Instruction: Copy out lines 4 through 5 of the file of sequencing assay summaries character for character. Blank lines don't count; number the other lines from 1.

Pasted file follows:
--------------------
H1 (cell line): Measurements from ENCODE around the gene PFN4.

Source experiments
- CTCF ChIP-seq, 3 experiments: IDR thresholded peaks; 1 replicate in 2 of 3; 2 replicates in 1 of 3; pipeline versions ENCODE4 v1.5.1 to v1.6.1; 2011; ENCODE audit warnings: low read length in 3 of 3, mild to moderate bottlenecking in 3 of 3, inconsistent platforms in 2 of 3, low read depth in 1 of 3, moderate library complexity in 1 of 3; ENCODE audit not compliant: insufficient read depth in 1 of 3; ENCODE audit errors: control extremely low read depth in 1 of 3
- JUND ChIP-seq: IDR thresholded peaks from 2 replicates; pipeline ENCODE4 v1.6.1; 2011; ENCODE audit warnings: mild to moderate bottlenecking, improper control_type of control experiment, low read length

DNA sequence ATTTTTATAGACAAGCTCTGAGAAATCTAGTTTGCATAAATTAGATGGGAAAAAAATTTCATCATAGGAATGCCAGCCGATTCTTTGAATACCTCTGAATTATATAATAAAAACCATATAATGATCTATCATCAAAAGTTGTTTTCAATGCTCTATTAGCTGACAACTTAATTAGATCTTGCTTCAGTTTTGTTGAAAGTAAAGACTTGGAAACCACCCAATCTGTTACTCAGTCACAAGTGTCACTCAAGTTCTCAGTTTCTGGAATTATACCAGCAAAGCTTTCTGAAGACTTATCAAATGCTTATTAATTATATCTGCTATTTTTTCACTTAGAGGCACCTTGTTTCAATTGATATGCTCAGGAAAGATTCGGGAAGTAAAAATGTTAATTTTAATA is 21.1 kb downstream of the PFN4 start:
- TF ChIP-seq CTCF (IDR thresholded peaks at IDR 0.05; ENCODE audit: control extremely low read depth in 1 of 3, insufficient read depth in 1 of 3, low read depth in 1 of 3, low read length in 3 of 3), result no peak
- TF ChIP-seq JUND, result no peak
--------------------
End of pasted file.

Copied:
- JUND ChIP-seq: IDR thresholded peaks from 2 replicates; pipeline ENCODE4 v1.6.1; 2011; ENCODE audit warnings: mild to moderate bottlenecking, improper control_type of control experiment, low read length

DNA sequence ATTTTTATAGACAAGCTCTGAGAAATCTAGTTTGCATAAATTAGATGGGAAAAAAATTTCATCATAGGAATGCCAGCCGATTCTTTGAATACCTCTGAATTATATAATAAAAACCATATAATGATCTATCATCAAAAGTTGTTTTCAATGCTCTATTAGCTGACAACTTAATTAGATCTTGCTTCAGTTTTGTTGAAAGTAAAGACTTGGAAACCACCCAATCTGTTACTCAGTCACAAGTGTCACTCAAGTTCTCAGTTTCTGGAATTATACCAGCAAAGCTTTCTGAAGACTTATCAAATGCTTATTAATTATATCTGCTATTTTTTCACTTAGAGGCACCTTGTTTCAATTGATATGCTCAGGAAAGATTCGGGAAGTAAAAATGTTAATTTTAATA is 21.1 kb downstream of the PFN4 start: